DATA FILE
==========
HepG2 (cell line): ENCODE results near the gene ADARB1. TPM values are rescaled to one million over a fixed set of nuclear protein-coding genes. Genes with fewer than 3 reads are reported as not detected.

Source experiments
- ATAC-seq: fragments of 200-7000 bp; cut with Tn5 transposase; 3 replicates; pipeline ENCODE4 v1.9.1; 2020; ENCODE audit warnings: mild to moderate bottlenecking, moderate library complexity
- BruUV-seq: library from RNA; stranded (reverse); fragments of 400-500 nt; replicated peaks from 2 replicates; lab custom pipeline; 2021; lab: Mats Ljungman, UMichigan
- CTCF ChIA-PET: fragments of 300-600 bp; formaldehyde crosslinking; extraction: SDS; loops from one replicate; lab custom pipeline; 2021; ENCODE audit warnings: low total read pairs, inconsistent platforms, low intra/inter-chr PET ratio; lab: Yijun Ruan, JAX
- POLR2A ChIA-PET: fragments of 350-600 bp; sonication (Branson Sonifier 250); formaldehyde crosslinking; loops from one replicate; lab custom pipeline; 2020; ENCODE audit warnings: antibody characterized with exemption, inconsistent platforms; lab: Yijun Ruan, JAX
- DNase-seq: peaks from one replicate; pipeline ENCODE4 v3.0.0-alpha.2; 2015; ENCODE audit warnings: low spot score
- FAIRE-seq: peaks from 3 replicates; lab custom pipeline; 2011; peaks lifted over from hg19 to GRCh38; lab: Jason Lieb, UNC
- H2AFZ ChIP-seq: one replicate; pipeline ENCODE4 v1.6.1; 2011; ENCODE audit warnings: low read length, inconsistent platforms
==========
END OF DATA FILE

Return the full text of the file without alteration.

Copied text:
HepG2 (cell line): ENCODE results near the gene ADARB1. TPM values are rescaled to one million over a fixed set of nuclear protein-coding genes. Genes with fewer than 3 reads are reported as not detected.

Source experiments
- ATAC-seq: fragments of 200-7000 bp; cut with Tn5 transposase; 3 replicates; pipeline ENCODE4 v1.9.1; 2020; ENCODE audit warnings: mild to moderate bottlenecking, moderate library complexity
- BruUV-seq: library from RNA; stranded (reverse); fragments of 400-500 nt; replicated peaks from 2 replicates; lab custom pipeline; 2021; lab: Mats Ljungman, UMichigan
- CTCF ChIA-PET: fragments of 300-600 bp; formaldehyde crosslinking; extraction: SDS; loops from one replicate; lab custom pipeline; 2021; ENCODE audit warnings: low total read pairs, inconsistent platforms, low intra/inter-chr PET ratio; lab: Yijun Ruan, JAX
- POLR2A ChIA-PET: fragments of 350-600 bp; sonication (Branson Sonifier 250); formaldehyde crosslinking; loops from one replicate; lab custom pipeline; 2020; ENCODE audit warnings: antibody characterized with exemption, inconsistent platforms; lab: Yijun Ruan, JAX
- DNase-seq: peaks from one replicate; pipeline ENCODE4 v3.0.0-alpha.2; 2015; ENCODE audit warnings: low spot score
- FAIRE-seq: peaks from 3 replicates; lab custom pipeline; 2011; peaks lifted over from hg19 to GRCh38; lab: Jason Lieb, UNC
- H2AFZ ChIP-seq: one replicate; pipeline ENCODE4 v1.6.1; 2011; ENCODE audit warnings: low read length, inconsistent platforms